- Bradley (1788) in Flannery pages 54-55.
While perhaps not a serious problem for short term use in enclosed waters, the result of such a vessel being swamped in the open sea was potentially disastrous.

It is probable that the tied-bark canoes of inland and coastal Aborigines, like the rolled-bark or reed canoes of Tasmania, were either re-invented or reconfigured as the needs arose across a diverse range of environments.

The principle advantage of the tied-bark canoe was its simple construction with a most basic of tool kits, a stone blade, fire and twine.
Only slightly less important, was its extreme light weight that facilitated easy transport between bodies of water, particularly useful along the coastal zone.
This feature was integral in the development of the highly sophisticated birch-bark canoe of North America.

Sewn Bark Canoes - North Coast Australia.
Awaiting content.

Dugout and Bark Canoes - North Coast Australia.
Some variants of Queensland seafaring bark canoes must predate dugouts because they, or their earlier prototypes, allowed visiting offshore islands (e.g Whitsunday Island, Great Keppel Island) from at least 8,000 years ag - See more at:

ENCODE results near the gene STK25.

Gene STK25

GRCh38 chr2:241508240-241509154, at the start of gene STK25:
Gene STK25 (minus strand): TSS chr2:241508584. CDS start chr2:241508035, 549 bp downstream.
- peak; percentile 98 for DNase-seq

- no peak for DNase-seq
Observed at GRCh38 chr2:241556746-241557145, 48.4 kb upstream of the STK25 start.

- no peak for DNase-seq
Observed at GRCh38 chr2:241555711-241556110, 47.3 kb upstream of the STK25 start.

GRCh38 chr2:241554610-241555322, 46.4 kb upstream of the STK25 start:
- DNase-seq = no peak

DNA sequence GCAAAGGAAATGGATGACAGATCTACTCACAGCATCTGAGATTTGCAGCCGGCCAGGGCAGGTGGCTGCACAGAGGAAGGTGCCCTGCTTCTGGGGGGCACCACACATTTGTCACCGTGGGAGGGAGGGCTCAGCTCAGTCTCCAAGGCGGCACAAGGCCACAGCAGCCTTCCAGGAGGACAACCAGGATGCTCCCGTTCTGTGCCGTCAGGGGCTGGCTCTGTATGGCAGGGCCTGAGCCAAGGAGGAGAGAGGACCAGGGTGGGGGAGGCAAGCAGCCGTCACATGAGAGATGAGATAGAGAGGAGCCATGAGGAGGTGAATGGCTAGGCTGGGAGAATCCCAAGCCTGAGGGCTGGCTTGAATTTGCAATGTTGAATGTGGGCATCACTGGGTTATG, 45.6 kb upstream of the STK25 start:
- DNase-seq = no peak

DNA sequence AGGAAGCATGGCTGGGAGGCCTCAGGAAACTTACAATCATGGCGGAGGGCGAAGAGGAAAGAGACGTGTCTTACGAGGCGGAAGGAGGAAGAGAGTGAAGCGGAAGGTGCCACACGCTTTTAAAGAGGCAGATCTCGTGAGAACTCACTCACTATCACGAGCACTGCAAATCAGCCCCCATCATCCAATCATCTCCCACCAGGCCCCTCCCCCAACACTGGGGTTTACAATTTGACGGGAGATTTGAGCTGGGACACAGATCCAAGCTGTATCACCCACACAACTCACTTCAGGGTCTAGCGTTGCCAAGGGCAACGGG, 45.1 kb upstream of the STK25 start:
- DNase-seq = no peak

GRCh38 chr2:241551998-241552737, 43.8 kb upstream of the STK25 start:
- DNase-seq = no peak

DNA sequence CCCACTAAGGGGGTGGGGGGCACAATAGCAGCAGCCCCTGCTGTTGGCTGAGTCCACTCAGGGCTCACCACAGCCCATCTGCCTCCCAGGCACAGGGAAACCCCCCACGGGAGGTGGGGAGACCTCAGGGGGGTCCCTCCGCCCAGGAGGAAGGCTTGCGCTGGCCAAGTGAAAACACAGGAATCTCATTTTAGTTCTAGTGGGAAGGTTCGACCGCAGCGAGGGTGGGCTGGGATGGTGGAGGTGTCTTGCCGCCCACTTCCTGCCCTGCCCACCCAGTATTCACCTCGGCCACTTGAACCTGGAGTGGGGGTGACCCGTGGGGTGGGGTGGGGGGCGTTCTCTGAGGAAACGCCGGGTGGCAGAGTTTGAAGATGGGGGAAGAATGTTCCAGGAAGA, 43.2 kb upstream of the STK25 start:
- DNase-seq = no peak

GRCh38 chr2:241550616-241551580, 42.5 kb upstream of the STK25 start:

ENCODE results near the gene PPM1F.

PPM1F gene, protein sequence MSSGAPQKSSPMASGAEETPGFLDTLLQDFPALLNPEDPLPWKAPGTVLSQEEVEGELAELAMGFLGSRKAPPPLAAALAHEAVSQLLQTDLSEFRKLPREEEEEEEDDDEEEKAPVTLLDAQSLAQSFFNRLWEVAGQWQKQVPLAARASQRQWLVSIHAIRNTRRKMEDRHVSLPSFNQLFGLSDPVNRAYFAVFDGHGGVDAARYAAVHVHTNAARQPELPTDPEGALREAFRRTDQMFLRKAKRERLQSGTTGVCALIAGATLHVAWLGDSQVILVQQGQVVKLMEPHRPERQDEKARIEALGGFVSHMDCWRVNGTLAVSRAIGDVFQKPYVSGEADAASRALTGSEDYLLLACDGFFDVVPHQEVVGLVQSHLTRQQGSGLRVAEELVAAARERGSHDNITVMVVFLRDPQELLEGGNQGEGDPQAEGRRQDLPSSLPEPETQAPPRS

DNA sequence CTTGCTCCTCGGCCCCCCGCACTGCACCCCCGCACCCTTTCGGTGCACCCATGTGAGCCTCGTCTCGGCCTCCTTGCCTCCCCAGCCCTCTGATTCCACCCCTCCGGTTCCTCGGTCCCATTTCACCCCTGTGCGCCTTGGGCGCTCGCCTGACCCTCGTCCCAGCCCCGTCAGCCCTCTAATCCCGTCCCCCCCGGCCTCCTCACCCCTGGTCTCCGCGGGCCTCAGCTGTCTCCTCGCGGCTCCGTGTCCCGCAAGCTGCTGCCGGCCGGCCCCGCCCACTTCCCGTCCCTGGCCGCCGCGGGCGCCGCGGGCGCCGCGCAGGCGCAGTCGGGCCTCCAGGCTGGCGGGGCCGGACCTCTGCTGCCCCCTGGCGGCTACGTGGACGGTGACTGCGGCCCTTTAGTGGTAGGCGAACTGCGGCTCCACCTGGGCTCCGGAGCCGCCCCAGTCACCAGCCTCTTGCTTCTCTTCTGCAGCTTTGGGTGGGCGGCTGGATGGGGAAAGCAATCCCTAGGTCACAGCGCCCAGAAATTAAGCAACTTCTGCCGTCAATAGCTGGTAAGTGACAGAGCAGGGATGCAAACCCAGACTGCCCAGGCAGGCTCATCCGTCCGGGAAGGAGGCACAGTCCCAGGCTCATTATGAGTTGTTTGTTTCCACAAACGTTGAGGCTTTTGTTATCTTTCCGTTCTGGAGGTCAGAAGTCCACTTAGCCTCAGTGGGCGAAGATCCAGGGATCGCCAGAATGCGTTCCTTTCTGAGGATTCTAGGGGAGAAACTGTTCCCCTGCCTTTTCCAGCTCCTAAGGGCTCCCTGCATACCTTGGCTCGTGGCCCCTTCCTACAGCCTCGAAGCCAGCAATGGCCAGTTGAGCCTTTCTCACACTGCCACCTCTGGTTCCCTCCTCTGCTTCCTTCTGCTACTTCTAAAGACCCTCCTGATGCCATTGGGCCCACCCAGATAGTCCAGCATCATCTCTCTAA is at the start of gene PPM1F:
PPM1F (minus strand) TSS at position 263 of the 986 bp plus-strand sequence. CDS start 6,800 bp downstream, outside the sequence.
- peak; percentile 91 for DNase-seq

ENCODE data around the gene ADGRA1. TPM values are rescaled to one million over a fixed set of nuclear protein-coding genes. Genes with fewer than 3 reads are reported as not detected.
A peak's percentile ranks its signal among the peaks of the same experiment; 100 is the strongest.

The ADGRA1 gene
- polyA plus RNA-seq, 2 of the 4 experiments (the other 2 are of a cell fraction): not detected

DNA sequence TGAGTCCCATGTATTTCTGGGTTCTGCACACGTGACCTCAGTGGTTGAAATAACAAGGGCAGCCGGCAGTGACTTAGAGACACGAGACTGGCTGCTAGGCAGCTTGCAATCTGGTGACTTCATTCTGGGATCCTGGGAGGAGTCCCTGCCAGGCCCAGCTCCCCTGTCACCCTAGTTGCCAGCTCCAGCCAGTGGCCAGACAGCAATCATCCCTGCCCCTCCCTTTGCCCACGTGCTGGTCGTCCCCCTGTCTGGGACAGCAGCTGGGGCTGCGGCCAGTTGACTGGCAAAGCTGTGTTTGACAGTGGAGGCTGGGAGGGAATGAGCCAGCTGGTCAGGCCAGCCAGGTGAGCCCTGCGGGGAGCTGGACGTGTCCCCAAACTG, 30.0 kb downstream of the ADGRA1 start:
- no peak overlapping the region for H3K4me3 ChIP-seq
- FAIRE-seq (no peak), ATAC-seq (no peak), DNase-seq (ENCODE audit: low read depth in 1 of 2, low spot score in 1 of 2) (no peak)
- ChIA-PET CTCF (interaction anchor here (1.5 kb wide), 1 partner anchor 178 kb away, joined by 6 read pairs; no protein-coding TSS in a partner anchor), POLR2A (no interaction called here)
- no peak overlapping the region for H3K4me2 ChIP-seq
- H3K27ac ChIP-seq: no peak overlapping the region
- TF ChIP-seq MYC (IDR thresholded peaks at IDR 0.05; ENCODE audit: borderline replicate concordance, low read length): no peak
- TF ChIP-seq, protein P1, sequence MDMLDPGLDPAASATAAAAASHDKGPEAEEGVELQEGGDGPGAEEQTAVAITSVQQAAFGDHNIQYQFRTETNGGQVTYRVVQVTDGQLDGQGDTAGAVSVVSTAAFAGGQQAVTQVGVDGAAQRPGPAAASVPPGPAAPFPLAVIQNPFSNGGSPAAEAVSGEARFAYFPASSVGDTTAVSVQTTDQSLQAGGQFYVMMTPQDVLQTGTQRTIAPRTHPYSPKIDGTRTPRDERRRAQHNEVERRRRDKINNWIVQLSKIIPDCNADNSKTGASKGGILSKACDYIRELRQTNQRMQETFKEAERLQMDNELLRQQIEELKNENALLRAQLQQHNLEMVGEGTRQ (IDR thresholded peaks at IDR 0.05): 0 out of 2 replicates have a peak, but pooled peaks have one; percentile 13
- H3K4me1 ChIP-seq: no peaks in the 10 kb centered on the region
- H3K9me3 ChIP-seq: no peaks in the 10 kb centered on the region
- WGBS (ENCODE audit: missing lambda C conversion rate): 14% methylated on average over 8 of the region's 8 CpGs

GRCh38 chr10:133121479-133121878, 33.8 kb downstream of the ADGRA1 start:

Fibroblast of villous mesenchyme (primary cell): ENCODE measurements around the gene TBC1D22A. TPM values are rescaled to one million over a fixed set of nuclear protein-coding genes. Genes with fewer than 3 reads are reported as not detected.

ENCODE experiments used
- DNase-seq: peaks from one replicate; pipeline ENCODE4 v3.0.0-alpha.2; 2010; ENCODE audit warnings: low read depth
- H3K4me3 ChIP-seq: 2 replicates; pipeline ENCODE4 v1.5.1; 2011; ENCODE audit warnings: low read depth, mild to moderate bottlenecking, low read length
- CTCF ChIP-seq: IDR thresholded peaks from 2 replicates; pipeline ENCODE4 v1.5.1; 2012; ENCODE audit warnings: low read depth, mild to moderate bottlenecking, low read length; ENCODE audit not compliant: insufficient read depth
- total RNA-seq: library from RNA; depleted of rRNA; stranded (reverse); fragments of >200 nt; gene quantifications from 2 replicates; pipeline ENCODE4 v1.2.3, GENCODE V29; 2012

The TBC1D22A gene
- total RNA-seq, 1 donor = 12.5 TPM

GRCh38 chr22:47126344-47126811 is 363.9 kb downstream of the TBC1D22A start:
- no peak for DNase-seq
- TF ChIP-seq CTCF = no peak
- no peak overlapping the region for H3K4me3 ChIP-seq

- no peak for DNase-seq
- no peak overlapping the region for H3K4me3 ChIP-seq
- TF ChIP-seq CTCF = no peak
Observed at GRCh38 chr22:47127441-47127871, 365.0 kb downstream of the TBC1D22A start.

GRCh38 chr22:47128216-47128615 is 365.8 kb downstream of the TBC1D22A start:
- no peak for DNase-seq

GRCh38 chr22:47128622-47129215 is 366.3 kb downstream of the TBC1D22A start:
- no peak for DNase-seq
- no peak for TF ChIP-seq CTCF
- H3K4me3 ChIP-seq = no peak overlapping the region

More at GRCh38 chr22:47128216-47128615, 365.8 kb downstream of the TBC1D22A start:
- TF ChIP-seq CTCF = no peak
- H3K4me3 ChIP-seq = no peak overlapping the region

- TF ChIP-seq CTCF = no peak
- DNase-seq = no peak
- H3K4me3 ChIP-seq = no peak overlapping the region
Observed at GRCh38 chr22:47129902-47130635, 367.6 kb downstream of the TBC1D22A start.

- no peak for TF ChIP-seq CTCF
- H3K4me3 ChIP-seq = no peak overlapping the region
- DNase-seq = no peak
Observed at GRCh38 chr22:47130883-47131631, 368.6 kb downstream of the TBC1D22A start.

Some variants of Queensland seafaring bark canoes must predate dugouts because they, or their earlier prototypes, allowed visiting offshore islands (e.g Whitsunday Island, Great Keppel Island) from at least 8,000 years ago. - See more at:
The aborigines of Northern Australia and the Torres Strait Islands were regularly sighted in the open ocean, usually in dugout canoes, some with outriggers, or in sophisticated sewn bark canoes.
The dugout had been assimilated from visiting Macassan trepang fisherman, and the sewn canoe was a significantly later development from the Pellew Islands.

-Edwards, page 10.